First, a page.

(Masterpieces of World Literature, Critical Edition)

The Defense, Nabokov’s third novel, established him as the leading new writer of the Russian emigration. As the novel opens, Luzhin, a gloomy, friendless lad, learns that he must start public school in St. Petersburg. The boy soon begins cutting school to visit the home of his vivacious aunt, where he learns to play chess. When his father learns of his secretive son’s gift, he launches the boy’s career as a chess prodigy. Under the strain, Luzhin eventually falls ill and is taken to a German spa to recuperate. As it happens, a major international chess tournament is in progress there, and the boy becomes an international star.

Sixteen years pass before the reader again meets an unkempt, thirty-year-old Luzhin, who finds himself once again at this same resort. A homeless international wanderer who can barely cope with life’s ordinary demands, Luzhin has returned to the resort to prepare for a major chess tournament in Berlin. At the resort the boorish, inarticulate Luzhin meets a young woman who is not put off by his eccentricities. After a bizarre courtship, Luzhin leaves for Berlin. For the first time in many years, he plays brilliantly, moving toward a play-off with his nemesis Turati, who has previously defeated him. Luzhin has even prepared a special defense against his opponent. At length, the final game begins, but Turati does not make the expected opening attack. When the game is adjourned for the night, the exhausted Luzhin...

(The entire section is 570 words.)


(Literary Essentials: World Fiction)

The Defense is the story of Aleksandr Ivanovich Luzhin, a brilliant Russian chess master, who is locked in a losing chess game with madness and death. Having lost one match which ended in madness, he devises a special defense which proves ineffectual in his fatal rematch.

As the novel begins, Luzhin is a morose, solitary boy of ten, spending the last days of summer at the family’s country house near St. Petersburg. His father has just given him the unpleasant news that he is to start school upon their return to town. The boy loathes school. The only person for whom he feels any affection is his pretty young aunt, who proves to be his father’s mistress. She introduces little Luzhin to chess on the very day that his mother learns of the affair. The boy begins skipping school to visit his aunt’s apartment, where he plays chess against one of her admirers. The following summer, Luzhin, Sr., learns of his secretive son’s talent, and the prodigy makes his public debut. Dropping out of school, he devotes himself exclusively to chess until he falls ill. During his prolonged recuperation, he is taken to a German health resort where, by chance, a major international chess tournament is being held. Luzhin’s career is launched.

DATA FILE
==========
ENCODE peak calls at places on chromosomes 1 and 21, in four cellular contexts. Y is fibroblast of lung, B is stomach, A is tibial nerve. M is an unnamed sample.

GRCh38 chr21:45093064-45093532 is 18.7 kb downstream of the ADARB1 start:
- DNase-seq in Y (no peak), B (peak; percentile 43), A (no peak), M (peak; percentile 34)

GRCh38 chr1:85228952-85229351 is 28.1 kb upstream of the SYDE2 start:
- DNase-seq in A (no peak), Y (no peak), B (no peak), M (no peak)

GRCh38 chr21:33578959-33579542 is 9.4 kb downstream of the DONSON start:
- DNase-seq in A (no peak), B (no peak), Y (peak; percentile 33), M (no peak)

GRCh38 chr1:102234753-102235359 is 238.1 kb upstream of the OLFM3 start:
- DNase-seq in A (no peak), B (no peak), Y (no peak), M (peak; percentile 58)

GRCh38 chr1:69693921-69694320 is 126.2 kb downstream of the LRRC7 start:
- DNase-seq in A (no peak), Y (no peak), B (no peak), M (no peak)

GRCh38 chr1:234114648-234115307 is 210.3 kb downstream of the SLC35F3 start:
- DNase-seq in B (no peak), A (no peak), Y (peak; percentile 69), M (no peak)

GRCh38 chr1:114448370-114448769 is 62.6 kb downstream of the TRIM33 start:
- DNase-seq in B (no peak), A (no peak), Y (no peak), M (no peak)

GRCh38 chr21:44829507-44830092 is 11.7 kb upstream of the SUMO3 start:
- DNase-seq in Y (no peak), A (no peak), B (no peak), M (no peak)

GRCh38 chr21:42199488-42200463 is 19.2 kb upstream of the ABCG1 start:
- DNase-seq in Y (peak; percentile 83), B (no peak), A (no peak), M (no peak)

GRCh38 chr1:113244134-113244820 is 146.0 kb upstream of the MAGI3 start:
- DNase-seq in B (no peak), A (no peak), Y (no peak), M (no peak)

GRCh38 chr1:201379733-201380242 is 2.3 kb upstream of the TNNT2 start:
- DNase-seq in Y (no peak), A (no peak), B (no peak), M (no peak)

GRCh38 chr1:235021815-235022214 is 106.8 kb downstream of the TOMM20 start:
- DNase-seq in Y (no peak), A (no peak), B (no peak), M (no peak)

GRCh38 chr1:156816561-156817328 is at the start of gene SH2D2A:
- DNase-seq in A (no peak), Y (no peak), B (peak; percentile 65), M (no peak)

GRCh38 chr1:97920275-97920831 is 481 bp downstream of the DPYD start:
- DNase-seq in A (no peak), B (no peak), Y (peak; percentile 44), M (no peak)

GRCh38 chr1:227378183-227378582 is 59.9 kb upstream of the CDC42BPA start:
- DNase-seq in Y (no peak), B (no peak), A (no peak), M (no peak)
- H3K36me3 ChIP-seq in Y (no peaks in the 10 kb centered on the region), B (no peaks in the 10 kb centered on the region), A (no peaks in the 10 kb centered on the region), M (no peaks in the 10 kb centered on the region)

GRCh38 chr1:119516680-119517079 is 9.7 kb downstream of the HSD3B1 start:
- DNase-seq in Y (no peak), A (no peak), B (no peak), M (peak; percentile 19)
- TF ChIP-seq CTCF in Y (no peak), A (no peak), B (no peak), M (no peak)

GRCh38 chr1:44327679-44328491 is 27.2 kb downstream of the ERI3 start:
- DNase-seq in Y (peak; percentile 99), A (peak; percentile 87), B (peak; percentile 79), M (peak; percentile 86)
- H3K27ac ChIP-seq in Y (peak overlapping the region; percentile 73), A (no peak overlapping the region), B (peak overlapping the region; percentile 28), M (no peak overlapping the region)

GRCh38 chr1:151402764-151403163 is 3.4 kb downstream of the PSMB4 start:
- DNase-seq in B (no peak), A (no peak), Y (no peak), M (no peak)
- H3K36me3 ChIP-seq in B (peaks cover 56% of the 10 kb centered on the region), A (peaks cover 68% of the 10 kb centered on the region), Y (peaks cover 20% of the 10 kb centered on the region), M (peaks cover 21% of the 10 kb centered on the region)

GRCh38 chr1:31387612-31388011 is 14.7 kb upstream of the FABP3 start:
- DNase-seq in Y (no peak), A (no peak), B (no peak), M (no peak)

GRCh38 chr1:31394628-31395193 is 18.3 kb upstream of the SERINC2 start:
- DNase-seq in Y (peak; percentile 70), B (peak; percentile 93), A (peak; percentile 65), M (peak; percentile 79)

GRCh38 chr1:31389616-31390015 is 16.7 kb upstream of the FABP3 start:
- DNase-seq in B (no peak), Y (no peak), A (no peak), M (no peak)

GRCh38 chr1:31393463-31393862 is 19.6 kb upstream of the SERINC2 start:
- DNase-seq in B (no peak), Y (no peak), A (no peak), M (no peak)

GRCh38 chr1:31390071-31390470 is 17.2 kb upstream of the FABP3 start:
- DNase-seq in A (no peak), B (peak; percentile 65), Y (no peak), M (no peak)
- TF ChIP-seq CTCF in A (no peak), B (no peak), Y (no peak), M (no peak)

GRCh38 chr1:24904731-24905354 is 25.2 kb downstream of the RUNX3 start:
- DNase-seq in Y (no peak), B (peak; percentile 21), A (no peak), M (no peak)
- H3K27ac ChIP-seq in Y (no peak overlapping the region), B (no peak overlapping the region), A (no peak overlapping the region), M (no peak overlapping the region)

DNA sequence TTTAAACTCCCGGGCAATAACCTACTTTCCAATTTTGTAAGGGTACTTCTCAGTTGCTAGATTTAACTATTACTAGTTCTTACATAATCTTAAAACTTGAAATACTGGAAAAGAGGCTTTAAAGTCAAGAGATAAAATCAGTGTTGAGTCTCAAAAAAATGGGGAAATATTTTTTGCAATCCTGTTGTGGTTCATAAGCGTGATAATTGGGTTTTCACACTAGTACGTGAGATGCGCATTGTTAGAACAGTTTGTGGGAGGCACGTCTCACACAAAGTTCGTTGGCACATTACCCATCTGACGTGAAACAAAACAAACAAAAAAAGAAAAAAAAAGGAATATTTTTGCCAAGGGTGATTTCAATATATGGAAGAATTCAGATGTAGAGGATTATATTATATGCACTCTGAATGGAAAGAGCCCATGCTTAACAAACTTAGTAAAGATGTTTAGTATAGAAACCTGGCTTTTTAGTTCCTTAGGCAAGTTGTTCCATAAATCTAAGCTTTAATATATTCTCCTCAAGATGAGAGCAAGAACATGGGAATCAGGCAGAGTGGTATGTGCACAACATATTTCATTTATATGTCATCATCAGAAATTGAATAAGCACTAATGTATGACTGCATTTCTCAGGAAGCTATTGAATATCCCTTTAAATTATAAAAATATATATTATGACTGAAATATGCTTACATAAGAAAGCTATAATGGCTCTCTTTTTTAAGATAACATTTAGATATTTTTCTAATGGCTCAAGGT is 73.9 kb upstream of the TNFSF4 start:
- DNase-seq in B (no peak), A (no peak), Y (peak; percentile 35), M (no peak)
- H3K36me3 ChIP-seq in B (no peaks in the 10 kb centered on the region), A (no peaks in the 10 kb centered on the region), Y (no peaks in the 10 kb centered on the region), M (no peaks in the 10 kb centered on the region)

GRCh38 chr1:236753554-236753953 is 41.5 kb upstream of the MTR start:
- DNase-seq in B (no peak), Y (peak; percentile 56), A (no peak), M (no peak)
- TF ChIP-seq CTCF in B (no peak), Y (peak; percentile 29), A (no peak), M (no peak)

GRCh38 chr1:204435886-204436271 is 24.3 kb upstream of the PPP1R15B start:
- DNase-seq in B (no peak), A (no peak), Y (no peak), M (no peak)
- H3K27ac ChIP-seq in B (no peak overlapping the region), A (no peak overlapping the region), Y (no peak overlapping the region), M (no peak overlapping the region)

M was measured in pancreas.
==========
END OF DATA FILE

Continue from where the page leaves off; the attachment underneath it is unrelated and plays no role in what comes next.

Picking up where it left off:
Sixteen years elapse in the course of a paragraph, and Luzhin is still at the same health resort, talking to a young woman who will become his wife. Socially, Luzhin at thirty has progressed little beyond the morose, taciturn boy of his childhood. During the intervening years, his youthful career has been managed by a Svengali-like chess promoter, Valentinov, who long since dropped his aging prodigy. Luzhin now faces a major tournament and has come to the resort to prepare himself. His bride-to-be is not put off by his eccentric, boorish behavior. After a bizarre courtship, he sets off for his tournament in Berlin, which is also the home of his fiancee’s dismayed parents.

Luzhin plays brilliantly, progressing toward a final match with an opponent named Turati, against...

(The entire section is 832 words.)